Interest in investing and trading cryptocurrencies has caused large amounts of wealth to be centralized on exchanges. While this allows for trades to happen quickly on the markets, with multiple buyers and sellers available, and easier price discovery, there is still risk related to volatility and security of these exchanges. If the exchange does not take care to use proper security, centralization leaves users of the exchange exposed to risk. The blockchain community has discussed and started working on peer-to-peer trading platforms or through exchanges entirely on the blockchain. Two ConsenSys projects have started to tackle this problem and their solutions are linked below, in case you are interested.
Introducing AirSwap - AirSwap Blog, 2017 [2 min read]
The two forces behind our design are decentralization and peer-to-peer. Decentralization allows users to exchange value in a “trustless” way rather than depending on the security, ethics, and diligence of a central entity. Peer-to-peer allows users to quickly and privately trade with known counterparties, rather than posting orders to a public order book.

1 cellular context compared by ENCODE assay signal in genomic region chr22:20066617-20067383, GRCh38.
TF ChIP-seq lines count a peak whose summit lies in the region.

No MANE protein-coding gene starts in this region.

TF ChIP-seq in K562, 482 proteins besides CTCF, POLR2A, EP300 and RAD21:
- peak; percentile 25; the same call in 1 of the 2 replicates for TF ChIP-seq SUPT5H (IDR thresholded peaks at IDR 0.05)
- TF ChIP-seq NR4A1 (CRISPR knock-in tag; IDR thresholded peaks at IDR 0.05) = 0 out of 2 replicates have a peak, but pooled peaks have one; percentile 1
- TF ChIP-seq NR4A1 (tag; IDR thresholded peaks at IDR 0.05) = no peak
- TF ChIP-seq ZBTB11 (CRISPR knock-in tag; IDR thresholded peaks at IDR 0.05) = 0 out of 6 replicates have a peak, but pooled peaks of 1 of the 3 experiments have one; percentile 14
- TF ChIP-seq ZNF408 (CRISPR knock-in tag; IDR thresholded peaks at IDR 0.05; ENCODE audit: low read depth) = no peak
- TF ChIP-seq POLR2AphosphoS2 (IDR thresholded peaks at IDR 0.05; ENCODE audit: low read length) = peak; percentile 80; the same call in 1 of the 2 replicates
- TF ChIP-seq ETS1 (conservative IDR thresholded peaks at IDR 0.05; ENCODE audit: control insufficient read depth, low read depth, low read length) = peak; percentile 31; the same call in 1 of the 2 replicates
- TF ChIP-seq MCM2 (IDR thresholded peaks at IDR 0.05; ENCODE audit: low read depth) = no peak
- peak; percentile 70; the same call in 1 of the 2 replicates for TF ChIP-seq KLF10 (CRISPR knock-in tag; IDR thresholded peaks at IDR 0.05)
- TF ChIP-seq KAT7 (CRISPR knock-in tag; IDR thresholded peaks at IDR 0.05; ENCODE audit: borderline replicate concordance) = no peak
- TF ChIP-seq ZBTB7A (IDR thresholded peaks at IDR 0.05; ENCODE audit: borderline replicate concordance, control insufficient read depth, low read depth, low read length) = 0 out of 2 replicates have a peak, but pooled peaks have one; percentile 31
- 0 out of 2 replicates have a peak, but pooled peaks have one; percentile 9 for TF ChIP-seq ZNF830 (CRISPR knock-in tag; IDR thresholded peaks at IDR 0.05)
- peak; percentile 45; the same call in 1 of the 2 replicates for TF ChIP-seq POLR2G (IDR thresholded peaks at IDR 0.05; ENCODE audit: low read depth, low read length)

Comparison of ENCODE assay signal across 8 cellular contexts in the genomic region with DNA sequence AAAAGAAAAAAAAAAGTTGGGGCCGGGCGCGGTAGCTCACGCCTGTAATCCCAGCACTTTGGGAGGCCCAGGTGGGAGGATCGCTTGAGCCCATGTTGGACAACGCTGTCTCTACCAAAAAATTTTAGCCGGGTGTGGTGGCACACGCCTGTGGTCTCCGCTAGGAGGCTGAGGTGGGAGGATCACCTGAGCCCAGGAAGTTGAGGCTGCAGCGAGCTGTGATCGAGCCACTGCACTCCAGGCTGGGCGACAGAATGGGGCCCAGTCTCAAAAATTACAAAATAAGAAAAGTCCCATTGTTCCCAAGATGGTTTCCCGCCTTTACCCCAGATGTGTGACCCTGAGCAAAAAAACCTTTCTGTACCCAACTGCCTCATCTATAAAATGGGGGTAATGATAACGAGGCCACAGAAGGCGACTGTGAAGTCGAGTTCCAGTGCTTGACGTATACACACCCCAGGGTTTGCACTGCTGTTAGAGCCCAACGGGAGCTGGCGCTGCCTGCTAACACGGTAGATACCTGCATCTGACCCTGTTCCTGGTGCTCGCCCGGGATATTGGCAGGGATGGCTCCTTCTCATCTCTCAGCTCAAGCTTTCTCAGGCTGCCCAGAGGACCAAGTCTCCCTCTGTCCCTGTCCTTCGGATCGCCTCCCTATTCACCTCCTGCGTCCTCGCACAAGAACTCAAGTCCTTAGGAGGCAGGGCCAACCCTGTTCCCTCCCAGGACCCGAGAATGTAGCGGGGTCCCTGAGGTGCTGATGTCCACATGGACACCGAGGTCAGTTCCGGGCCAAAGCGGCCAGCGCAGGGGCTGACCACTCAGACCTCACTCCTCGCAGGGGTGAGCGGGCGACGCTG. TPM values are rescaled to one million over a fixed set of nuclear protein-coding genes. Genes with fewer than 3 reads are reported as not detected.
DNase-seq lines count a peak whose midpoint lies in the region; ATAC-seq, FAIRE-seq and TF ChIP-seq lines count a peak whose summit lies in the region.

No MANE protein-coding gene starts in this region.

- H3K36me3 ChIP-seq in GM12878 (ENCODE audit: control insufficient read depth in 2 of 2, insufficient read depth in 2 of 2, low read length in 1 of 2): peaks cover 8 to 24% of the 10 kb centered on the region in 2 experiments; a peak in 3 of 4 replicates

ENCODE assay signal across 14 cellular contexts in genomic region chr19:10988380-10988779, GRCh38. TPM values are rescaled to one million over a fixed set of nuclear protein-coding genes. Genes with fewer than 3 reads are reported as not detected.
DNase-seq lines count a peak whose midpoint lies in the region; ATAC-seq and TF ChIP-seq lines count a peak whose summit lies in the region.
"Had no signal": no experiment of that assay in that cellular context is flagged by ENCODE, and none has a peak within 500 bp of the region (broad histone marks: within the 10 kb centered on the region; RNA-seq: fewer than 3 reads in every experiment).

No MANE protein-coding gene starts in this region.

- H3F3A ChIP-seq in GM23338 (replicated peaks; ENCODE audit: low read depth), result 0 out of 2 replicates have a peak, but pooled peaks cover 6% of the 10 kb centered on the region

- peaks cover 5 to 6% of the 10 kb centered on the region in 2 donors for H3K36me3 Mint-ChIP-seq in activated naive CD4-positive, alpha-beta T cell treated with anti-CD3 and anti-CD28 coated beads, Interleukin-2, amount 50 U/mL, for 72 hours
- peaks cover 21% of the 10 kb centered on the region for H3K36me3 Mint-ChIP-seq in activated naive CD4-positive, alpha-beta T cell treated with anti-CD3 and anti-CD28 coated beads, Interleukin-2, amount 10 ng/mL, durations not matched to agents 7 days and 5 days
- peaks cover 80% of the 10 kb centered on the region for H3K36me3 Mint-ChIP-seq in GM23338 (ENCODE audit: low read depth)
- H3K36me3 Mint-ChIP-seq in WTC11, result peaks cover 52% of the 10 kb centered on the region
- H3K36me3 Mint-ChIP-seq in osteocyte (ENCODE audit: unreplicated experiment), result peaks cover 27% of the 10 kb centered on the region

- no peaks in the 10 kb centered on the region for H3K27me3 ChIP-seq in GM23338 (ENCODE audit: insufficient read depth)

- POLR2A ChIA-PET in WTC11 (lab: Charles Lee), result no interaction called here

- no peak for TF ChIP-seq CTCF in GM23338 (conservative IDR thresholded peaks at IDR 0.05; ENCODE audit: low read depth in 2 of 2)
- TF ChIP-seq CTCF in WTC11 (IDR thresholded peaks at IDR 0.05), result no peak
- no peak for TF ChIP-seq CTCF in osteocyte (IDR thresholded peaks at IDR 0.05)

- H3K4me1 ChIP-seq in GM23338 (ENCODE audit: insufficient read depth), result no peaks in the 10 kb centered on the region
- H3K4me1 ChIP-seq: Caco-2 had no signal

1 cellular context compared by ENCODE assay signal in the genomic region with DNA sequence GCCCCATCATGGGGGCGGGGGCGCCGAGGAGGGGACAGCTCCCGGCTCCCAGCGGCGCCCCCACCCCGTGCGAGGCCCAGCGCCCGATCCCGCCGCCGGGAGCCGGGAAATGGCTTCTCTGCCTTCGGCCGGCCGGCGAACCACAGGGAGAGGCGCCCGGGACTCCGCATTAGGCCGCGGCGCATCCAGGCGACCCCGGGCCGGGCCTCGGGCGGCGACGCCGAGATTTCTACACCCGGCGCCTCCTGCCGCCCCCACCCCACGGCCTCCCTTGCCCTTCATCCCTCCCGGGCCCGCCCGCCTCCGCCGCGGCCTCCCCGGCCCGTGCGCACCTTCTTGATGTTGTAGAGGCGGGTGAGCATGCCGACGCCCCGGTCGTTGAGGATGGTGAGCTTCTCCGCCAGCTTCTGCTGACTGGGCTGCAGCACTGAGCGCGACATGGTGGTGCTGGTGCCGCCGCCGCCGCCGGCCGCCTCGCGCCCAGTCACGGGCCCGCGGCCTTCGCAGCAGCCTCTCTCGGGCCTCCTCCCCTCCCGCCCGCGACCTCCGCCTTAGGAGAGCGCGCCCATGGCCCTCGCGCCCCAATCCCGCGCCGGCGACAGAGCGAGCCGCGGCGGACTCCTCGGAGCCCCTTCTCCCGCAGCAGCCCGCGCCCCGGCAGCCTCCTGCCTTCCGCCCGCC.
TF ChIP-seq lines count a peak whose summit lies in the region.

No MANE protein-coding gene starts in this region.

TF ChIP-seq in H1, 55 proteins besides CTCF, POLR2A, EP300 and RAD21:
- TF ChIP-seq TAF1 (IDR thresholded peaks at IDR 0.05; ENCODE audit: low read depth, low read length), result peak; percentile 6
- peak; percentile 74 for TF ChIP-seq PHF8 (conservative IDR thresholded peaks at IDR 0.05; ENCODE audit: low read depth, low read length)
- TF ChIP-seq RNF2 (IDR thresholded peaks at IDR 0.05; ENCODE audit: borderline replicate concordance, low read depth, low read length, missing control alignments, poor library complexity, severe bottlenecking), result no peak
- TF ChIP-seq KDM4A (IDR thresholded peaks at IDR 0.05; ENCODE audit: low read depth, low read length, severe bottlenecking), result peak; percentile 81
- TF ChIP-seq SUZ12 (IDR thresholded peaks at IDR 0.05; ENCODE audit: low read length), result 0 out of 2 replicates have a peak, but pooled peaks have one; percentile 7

Introducing Omega One - ConsenSys Media, 2017 [4 min read]
This blog post introduces the Omega One platform as a decentralized broker between two traders. Members who want to trade will lock some of token A in a smart contract and send an order to trade to token B. Omega One will then take on a token B position in the market using our own exchange accounts and funds, then trade directly with the member as a simultaneous swap of tokens in the smart contract.
What is exciting about decentralized exchanges and peer-to-peer trading (and why we have devoted a short section to them in this e-book) is that it once again returns power to the individual to interact with any other individual. Engineering ways to do this safely allows for more individuals to participate in markets worldwide.